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What factors contribute to Pace of Play?

By Le Ann Finger posted 11-17-2014 17:06

  


Ask any golfer what contributes to a slow round of golf and he or she is likely to point out the slow play comes from other golfers.  This is partially true, but other factors contribute to a less than desirable pace of play.  Having just attended the USGA Pace of Play Symposium last week, I want to share those factors so you are better prepared to "keep pace" on the golf course.   



The three factors that contribute to Pace of Play are 1) The Players; 2) The Course Architects and 3) Course Owners/Operators. 

The Players are usually the first ones to blame for slow play and can back up an entire course – turning a 3 hour and 30 minute round into an all-day outing of five and sometimes six hours.  Dr. Lou Riccio, from Columbia Business School who has researched and written about Pace of Play for years suggests the 3/45 solution.  That means you should walk or ride at a pace of 3 miles per hour and then take no more than 45 seconds to play your shot.  If you follow that suggestion, your round should also take 3 hours and 45 minutes.

The Course Architects may have been tasked with designing or re-designing a course with difficult layouts.  It’s pretty obvious, the more difficult the course, the higher the slope rating will be.  This means the average golfer will reach more trouble (i.e. water hazards, bunker complexes, tough putting greens) and will take longer to play.  This coupled with longer distances from greens to tees also add to more time spent on the course.  When visiting a tougher than normal course, take enough club on longer approaches or play from the forward most tees.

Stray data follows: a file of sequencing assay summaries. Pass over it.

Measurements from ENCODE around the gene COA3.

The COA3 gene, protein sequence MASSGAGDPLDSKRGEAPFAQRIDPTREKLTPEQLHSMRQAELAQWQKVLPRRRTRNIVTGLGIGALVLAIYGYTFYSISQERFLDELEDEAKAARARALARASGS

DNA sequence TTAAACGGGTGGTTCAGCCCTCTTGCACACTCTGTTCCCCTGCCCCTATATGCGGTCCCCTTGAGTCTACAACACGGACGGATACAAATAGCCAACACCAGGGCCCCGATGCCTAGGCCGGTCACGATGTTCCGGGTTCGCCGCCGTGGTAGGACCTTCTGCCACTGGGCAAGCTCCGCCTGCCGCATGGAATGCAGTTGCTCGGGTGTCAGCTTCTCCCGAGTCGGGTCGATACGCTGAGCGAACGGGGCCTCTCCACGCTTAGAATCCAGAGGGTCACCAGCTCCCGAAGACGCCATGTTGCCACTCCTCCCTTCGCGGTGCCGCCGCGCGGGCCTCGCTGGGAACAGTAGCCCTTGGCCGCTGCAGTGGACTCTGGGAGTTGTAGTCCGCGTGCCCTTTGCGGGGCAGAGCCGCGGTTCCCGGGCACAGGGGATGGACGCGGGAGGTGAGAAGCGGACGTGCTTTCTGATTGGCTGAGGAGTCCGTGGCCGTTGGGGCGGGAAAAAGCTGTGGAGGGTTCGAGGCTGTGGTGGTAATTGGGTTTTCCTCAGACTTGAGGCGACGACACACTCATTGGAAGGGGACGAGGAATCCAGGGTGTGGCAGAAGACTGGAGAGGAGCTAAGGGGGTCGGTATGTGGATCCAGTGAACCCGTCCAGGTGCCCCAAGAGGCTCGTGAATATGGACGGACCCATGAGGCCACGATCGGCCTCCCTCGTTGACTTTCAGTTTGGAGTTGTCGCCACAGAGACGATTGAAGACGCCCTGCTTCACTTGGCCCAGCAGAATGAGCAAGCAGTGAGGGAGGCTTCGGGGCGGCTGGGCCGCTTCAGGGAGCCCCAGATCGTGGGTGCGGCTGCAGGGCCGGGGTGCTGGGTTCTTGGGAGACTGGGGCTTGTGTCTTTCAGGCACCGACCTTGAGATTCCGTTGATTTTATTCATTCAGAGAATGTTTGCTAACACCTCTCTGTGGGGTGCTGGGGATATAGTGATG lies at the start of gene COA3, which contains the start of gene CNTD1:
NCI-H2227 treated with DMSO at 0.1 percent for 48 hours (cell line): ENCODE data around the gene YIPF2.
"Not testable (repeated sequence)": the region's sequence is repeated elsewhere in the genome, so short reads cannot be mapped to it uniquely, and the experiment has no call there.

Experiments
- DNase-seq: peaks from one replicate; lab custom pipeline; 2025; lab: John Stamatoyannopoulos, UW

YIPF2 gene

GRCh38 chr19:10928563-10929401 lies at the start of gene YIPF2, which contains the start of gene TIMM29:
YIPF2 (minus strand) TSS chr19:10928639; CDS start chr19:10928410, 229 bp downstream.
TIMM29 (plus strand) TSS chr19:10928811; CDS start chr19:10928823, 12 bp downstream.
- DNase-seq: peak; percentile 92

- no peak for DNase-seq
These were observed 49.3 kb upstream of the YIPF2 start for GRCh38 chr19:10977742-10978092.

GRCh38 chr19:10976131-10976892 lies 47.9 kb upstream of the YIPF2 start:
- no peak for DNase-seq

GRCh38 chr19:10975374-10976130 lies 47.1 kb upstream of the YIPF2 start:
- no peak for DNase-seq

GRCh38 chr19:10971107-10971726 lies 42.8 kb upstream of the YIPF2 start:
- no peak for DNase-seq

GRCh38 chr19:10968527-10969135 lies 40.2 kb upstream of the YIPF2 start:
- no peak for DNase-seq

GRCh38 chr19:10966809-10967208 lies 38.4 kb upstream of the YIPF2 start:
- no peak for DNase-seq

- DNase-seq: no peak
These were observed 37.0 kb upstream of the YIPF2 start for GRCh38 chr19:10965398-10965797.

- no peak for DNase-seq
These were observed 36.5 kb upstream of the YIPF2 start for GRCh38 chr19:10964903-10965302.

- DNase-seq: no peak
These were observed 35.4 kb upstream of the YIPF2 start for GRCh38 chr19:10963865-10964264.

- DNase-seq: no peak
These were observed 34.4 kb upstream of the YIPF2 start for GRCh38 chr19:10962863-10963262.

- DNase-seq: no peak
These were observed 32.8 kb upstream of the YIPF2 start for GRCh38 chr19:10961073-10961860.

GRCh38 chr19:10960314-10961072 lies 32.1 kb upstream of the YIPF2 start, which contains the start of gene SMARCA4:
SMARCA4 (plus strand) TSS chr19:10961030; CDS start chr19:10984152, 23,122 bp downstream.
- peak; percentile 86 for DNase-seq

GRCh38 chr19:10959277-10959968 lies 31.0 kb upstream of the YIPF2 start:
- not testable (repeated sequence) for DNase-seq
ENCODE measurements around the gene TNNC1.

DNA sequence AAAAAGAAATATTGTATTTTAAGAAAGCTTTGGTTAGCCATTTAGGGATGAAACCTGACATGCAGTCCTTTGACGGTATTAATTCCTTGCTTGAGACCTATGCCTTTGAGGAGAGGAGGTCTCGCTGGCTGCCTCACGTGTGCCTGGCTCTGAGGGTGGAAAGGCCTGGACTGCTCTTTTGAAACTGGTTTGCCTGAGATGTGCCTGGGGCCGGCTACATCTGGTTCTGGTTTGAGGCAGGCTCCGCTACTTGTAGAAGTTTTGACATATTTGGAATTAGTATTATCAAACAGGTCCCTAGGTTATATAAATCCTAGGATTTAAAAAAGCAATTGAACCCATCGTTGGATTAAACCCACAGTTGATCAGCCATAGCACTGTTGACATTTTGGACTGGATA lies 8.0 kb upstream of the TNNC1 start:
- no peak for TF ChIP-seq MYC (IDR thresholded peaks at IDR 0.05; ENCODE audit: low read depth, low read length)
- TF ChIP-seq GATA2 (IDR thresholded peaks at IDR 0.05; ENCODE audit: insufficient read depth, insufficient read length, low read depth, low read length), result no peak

The Course Owners/Operators are challenged to create revenue to sustain the facility, which is passed along to the golfer, in the form of a green fee.  Many facilities tend to utilize seven or eight minute intervals for starting times to maximize more golfers on the course and increased revenue.  Facilities that have ten minute tee times generate less revenue, however, they create a better “flow” of golfers on the course, by having fewer players. Most players agree their best rounds include little or no waiting and are more enjoyable. 

During your next round of golf, remember the U.S. average pace for an 18-hole round of golf is four hours and 17 minutes.  Do your part to keep up with the group directly ahead of you and you’ll enjoy your round.

Visit the Golfweek article for more information on the recent USGA Pace of Play Symposium.   


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